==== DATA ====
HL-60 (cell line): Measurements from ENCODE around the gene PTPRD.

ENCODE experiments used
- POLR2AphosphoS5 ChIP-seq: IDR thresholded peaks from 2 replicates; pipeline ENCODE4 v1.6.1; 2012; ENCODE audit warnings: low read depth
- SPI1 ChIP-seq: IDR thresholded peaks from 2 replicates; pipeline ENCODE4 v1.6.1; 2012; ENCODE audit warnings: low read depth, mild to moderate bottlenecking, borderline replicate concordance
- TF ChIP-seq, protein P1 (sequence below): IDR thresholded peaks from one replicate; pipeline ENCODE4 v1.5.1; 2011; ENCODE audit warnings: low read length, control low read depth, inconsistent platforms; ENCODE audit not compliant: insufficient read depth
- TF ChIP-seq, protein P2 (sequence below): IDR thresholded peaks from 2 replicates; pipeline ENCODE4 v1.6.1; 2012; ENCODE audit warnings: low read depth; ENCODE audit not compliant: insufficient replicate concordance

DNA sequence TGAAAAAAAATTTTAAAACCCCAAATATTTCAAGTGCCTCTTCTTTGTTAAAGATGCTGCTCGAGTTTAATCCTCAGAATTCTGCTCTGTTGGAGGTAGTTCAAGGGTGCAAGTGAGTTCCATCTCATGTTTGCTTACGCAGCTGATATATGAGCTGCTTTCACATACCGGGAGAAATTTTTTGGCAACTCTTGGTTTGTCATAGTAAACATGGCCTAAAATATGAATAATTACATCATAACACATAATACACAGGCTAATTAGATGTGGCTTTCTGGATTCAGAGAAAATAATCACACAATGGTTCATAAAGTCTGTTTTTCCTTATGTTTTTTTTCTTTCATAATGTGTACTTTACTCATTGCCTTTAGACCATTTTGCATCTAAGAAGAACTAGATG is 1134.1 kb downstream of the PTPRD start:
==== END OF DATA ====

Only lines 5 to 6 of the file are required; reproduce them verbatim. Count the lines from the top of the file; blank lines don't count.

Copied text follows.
- TF ChIP-seq, protein P1 (sequence below): IDR thresholded peaks from one replicate; pipeline ENCODE4 v1.5.1; 2011; ENCODE audit warnings: low read length, control low read depth, inconsistent platforms; ENCODE audit not compliant: insufficient read depth
- TF ChIP-seq, protein P2 (sequence below): IDR thresholded peaks from 2 replicates; pipeline ENCODE4 v1.6.1; 2012; ENCODE audit warnings: low read depth; ENCODE audit not compliant: insufficient replicate concordance